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Guest Opinion 11-25-20
Sharing The Teacher’s Perspective Regarding ‘Digital Divide’
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(Editor’s Note: Though this guest opinion references Oakdale specifically, some of the points are applicable for all schools during this unprecedented ‘distance learning’ and hybrid model approach to education.)


I am writing to defend the compassionate teachers at Oakdale High School who were cast in a very negative and erroneous light in an Oakdale Leader article on Nov. 18. The article “Officials Aiming To Bridge School’s Growing Digital Divide” excoriated our hard-working teachers who apparently “[did] not receive the memo” to be compassionate with our students. Facts were skewed, not a single teacher was interviewed for the article, and the concept of a “digital divide” is misinterpreted and misrepresented.

A growing digital divide implies a chasm between those with access to technology and those without. While this is certainly something playing out in our society, the article’s apparent purpose was to discuss how remote learning is losing students – students, by the way, who do have access to computers. Our district worked tirelessly to ensure all students had computers and hot spots, so that label of “digital divide” is misleading. The issue is not a digital divide, but a much more complicated issue that your newspaper should have further explored.

For example, the article points out – both with a sensationalized photo of a distraught-looking girl in front of a computer and some misleading details – that there has been a 54-percent increase in failing grades in English. This is accurate, but the issue is far more complex than this. The data compared the first quarter of 2019 with the first quarter of 2020. Students and teachers were navigating a completely new and cloudy system of distance learning, where the shock value for students unable to come back to school, coupled with the learning curve for teachers, were at their peak. Once teachers and students settled in, grades overall did go up. I would challenge this reporter to ask our teachers how much they’ve worked with their students to help bring their grades up since that time. I think you would find that publishing numbers at the end of the semester would represent distance learning more accurately.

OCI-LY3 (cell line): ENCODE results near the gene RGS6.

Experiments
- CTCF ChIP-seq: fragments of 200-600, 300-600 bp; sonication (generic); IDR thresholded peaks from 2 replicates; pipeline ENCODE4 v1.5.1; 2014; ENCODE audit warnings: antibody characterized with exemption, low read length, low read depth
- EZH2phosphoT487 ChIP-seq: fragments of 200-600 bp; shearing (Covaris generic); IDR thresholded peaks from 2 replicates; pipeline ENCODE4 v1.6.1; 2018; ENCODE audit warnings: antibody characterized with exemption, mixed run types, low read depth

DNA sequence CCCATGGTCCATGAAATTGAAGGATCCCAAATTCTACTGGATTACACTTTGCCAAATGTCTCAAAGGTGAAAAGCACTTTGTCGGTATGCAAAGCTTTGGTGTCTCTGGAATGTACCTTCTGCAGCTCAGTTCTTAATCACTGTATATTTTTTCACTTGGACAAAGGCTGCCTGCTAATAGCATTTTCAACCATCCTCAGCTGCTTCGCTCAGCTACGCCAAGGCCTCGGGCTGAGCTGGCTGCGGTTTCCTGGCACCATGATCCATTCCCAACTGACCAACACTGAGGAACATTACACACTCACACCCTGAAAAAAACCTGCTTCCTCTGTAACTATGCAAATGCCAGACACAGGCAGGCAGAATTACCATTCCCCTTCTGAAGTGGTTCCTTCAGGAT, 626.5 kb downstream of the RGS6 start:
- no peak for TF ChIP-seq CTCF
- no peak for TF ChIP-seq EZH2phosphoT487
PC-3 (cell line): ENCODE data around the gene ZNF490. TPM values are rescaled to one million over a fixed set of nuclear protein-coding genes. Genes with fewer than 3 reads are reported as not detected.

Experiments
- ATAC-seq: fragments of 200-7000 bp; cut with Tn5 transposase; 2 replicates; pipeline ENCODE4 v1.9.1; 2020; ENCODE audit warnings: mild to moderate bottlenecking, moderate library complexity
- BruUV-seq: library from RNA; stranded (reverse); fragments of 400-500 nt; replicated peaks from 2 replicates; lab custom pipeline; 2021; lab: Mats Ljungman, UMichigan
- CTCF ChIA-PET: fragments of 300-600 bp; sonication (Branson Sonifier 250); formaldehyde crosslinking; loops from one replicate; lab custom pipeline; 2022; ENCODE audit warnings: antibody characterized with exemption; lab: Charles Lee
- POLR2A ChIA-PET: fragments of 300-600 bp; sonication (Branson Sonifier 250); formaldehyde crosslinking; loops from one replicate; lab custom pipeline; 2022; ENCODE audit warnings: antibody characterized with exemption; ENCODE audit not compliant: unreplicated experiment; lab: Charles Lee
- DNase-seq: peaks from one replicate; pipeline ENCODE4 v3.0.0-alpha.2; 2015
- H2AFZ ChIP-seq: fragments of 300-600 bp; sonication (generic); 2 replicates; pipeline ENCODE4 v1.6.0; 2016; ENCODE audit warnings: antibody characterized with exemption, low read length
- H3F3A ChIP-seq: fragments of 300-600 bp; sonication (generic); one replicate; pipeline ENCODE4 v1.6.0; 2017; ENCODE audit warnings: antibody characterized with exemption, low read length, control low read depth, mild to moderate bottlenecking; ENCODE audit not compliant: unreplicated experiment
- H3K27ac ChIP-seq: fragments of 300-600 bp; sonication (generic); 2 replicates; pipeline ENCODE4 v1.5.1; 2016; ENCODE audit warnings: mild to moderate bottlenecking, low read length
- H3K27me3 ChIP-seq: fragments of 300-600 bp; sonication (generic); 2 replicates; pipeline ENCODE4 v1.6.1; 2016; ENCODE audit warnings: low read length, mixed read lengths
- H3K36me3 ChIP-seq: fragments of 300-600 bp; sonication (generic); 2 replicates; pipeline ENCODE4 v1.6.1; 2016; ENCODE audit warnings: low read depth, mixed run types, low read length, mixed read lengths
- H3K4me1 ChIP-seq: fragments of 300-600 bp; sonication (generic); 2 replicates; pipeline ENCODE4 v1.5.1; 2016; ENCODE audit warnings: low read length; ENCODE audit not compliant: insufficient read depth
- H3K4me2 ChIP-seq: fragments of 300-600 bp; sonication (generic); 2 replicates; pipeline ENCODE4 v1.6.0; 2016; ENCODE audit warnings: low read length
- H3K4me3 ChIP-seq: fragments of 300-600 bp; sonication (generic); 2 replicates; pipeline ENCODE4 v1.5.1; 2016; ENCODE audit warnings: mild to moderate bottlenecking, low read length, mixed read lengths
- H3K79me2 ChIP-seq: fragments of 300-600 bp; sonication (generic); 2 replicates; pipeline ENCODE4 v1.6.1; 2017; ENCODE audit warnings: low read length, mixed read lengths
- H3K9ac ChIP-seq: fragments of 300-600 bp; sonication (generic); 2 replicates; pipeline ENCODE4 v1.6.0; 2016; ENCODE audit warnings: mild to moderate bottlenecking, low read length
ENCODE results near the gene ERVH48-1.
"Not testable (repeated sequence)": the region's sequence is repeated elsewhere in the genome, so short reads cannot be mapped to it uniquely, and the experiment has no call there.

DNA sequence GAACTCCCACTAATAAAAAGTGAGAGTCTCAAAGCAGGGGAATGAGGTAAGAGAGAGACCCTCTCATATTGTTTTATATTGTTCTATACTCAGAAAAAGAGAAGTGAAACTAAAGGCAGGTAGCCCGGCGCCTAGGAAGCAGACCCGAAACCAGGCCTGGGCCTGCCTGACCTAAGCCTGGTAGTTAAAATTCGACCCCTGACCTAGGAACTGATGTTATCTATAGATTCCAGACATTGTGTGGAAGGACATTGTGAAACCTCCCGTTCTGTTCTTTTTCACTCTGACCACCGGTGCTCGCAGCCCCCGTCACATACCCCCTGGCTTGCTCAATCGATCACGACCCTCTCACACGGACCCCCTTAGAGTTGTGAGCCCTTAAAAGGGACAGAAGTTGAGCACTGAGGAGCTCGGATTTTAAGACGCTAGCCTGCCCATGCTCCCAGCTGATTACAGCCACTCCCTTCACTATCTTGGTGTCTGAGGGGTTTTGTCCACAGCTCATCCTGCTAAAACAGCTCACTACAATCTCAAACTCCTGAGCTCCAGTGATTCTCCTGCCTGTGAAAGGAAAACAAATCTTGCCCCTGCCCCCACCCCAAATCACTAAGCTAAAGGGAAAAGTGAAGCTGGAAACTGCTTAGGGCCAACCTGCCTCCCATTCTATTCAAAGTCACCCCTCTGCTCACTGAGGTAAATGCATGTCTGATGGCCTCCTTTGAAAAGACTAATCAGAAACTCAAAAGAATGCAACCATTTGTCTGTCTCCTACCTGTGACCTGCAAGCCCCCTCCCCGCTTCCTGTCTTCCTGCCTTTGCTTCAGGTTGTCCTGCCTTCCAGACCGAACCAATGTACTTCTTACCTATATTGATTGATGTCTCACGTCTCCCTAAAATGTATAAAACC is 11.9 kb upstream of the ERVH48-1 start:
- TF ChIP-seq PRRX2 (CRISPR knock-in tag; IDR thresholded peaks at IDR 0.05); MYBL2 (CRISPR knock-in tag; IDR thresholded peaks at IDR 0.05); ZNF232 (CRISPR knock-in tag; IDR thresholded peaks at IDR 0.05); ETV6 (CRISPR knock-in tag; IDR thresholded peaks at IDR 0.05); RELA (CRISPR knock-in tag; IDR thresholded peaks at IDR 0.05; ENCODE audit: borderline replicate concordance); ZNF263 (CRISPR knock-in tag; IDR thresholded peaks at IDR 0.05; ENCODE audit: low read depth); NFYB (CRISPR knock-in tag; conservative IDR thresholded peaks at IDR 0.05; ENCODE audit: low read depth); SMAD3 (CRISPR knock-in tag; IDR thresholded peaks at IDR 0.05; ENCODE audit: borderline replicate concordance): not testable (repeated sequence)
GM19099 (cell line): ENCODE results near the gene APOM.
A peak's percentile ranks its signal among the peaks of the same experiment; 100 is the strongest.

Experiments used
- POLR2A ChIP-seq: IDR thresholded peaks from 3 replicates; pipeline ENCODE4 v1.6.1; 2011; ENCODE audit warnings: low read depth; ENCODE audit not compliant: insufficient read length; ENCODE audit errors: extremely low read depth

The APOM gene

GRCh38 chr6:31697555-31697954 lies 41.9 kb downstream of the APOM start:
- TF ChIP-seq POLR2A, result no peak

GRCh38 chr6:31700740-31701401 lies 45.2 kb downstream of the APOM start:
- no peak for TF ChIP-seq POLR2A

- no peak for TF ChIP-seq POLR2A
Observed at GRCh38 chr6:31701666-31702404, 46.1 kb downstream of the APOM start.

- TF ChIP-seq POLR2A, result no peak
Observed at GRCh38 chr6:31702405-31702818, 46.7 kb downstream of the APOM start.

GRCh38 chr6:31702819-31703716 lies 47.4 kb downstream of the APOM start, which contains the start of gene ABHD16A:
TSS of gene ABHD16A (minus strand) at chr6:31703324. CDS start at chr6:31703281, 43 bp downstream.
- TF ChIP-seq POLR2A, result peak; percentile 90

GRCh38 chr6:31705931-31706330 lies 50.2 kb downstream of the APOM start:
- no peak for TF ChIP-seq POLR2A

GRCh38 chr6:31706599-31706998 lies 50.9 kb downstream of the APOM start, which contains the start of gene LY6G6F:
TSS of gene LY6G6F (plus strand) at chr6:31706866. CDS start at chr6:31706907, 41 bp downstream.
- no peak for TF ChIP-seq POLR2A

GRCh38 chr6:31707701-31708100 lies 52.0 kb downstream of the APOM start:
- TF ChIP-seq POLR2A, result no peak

We fully recognize that this system is not ideal. None of us - students, parents, teachers, and administrators – chose this. These numbers need to be put in the context of a once-in-a-century public health crisis, and I know of no teacher at Oakdale High School who is unwilling to work with students who reach out to us during this pandemic.

It is also important for our community to understand why we maintain high rigor and work standards, i.e. grading and late work policies. It behooves our young people to be accountable so that they are set up for their future. I can’t imagine a parent in our Oakdale community who would ask that we don’t teach their children responsibility and a strong work ethic. While this experience may be uncomfortable and challenging in a way that is not part of a traditional school year, that challenge is an opportunity for our students to develop endurance, perseverance, and perspective. Furthermore, we, as educators, are doing our best to motivate students to these ends; however, that ability to motivate and “have a little grace” becomes impossible when a student does not attend class, visit office hours, or respond to emails.

I firmly believe that our staff has a growth mindset to improve our craft and continue reaching out to students in multiple ways. I know the English Department meets together consistently to discuss students who may be struggling and what we can do to help them. We try to offer encouragement in the best ways possible, and editorializing that “some have stated resolutely that they will not accept any late work … offer extra credit opportunities, regardless of circumstances,” simply does not represent the vast majority of our staff. The article was an affront to our profession and lacked the sensitivity we expect of our community newspaper. It bears repeating that our district’s online schooling is the result of a once-in-a-century public health crisis; to omit this fact out of any reporting is to bury the lede.

To give the Oakdale Leader and the community we value some perspective: My students recently finished reading The Book Thief, a fictional account of the Holocaust told through the perspective of Death. In one student’s final reflection, she said “From The Book Thief we learn that words can hurt and heal: humans can wield words as weapons or as bandages. Words are everything.” I would like to return “the memo” and ask that your words, which are disseminated to many people in this community, be used to do more healing than harm at this time.

We hope that this pandemic will be over soon, and that these challenges will have only constituted seven or eight months of a child’s potentially 13-year-long OJUSD education. Meanwhile, we will continue to work hard to offer the best education possible for our students.


Kelly Olson serves as the Oakdale High School English Department Chairperson. The opinions expressed are those of the author.